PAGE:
The action of laughter brings with it the release of some powerfully beneficial chemicals into our body. Whether it’s a titter or a big belly roar, as soon as it happens these chemicals race through our body and immediately begin to elevate our mood. These chemicals are known as neuropeptides and are our body’s own ‘natural narcotics’. The most important of these neuropeptides when it coming to boosting our ‘feel good’ factor is the endorphin – often referred to as “the happiness hormone”.
The term endorphin is actually a shortened term for endogenous morphine, the official name of the happiness hormone. The name is derived from the Greek word ‘endo’ meaning ‘within’ and ‘orphin’, as the hormone has a similar affect to morphine. Endorphins are a concentrated type of morphine produced naturally in the body. We now know there are twenty different kinds of endorphins occurring in our body. The most common three are beta-endorphins, enkephalins and dynorphins. Endorphins and enkephalins are both natural pain killers while dynorphins help to regulate the body’s appetite, fear, motivation, stress and pain.
Endorphins were first discovered in 1974 when scientists noticed that certain pain receptors in the brain seemed to naturally accept and process narcotic drugs such as morphine. They concluded that the brain must somehow be producing its own form of morphine, otherwise why would the pain receptors exist? It wasn’t long before they discovered a range of chemicals in the body which they called endogenous morphine, literally translated to mean “morphine from within”. This term was then shortened to endorphins for easy reference. Endorphins are produced during exercise, excitement, pain, love making (particularly flooding the body during orgasm), eating spicy food and of course laughter! Our response to the release of endorphins can be anything from a slight elevation in our mood to absolute euphoria. Elite athletes commonly experience what is known as ‘runners high’, where the athletes body is pushed to its limits and the brain releases a flood of endorphins to cope with the pain. The athlete then gets a ‘second wind’ which gives them the ability to push themselves forward.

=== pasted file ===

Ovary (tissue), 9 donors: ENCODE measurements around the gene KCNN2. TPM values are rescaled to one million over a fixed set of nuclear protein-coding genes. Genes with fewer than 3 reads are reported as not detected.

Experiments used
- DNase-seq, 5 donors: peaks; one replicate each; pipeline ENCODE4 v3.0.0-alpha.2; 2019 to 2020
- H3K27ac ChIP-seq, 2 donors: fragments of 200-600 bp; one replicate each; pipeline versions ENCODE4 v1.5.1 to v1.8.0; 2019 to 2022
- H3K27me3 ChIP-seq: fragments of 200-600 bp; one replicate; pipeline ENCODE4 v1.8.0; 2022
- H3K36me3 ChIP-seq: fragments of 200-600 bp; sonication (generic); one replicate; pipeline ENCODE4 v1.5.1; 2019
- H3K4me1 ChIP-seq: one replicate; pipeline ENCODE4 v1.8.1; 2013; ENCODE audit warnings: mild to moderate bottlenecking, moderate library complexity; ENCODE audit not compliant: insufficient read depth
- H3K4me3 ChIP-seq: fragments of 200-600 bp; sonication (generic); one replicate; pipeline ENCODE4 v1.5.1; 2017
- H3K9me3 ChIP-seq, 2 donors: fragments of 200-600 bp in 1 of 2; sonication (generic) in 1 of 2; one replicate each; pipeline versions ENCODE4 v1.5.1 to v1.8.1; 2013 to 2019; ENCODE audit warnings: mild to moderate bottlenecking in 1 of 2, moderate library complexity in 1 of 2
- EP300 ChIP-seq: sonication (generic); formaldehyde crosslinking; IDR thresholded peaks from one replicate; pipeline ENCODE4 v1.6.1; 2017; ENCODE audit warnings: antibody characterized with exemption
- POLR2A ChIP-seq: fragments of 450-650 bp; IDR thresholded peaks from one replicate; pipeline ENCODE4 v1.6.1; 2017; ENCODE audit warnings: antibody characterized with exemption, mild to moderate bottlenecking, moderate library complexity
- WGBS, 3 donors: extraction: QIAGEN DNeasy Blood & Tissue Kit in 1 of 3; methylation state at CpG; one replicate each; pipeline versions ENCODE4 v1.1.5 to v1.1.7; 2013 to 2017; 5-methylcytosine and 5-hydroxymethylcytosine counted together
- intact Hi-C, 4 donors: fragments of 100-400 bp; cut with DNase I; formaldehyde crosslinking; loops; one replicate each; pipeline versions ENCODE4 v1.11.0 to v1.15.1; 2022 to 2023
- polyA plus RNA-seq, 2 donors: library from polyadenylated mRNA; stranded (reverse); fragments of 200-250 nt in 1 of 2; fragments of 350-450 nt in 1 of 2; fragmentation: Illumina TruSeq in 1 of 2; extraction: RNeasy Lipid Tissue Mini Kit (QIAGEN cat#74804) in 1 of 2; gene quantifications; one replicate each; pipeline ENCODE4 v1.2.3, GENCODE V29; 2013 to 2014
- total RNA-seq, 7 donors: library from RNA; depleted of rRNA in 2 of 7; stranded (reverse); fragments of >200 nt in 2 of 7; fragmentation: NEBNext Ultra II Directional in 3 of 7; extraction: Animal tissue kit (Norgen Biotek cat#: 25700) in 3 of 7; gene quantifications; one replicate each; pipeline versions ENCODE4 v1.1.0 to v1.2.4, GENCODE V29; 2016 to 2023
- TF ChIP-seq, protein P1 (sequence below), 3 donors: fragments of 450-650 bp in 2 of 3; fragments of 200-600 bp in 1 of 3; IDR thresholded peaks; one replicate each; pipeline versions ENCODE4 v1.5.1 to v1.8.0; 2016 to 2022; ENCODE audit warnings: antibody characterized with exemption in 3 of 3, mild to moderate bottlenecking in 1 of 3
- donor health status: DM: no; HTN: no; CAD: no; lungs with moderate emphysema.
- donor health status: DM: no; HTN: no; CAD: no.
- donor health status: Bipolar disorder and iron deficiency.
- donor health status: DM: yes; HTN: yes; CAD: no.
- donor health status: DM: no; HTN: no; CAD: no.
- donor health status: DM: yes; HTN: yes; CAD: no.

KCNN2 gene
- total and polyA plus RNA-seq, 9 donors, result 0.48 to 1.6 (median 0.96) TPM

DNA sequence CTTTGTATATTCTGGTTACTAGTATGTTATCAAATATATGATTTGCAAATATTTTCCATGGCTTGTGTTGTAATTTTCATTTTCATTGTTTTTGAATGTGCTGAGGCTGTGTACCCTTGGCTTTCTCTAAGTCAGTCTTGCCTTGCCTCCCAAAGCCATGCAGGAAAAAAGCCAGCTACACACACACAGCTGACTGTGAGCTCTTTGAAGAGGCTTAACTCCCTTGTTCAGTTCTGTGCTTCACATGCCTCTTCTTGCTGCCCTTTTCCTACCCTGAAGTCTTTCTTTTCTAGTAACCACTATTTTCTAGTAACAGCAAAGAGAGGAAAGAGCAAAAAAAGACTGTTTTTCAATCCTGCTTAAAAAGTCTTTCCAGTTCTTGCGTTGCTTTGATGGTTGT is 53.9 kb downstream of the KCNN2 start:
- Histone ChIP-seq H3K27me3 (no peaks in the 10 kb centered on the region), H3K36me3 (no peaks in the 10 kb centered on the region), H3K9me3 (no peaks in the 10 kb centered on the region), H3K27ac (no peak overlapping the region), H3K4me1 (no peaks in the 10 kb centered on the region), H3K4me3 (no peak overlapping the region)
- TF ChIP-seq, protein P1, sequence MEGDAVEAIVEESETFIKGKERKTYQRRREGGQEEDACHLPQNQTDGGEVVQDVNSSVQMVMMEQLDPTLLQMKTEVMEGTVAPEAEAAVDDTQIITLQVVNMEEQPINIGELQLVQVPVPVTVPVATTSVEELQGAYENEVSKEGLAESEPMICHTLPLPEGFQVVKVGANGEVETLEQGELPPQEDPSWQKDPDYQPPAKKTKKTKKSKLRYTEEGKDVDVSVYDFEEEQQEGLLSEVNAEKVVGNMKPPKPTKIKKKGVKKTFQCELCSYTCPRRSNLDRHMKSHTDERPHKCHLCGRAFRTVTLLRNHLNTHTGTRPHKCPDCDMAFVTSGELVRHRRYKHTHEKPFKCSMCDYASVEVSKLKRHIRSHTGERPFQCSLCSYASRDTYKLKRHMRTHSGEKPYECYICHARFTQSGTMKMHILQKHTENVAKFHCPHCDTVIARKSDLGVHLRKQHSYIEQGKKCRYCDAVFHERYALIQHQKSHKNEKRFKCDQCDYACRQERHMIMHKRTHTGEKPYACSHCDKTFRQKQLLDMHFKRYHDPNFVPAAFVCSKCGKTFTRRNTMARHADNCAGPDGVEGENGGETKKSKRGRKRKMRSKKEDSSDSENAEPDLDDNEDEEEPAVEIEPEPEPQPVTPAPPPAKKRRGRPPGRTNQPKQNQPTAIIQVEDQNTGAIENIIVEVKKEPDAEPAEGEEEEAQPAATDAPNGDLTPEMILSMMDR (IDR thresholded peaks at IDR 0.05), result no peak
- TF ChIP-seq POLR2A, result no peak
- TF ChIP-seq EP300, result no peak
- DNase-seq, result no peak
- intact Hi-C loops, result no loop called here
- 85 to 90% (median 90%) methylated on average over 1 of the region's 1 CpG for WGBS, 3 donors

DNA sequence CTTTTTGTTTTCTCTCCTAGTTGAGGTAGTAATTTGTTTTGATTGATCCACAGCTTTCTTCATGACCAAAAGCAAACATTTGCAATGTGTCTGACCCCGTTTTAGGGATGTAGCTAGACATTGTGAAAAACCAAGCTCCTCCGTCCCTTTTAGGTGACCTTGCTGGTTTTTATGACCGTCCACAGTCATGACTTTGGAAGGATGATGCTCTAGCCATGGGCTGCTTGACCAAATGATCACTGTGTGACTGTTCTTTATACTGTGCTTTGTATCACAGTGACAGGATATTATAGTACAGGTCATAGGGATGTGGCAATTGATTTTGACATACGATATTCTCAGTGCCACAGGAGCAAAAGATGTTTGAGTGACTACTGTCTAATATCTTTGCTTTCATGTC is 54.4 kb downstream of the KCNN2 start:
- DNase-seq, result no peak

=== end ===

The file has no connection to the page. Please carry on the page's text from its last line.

The good news is that you don’t have to push your body to its extreme limit in order to get endorphins flowing! Smiling, shopping and sex are just three of the ‘S’ triggers that can cause the happiness hormones to flow. Can you think of any other ‘S’ words that make you feel good?
Endorphins have huge health benefits. They are believed to reduce blood pressure, slow down the ageing process and strengthen our immune system. The last one happens because when endorphins are released it causes an additional release of NK cells, or ‘natural killer’ cells. These cells help to protect the immune system from defective cells and viruses that find their way into the body. When our stress levels are too high our immune system runs down and causes us to get sick more easily and more often. Stress is insidious. It attacks us from the inside out and we often don’t even realise the effect it is having on us until we see the outward signs of the inner damage.
If stress hormones are allowed to multiply in our system it can cause irreparable damage.
For more on stress catch the article “Why am I always so stressed?”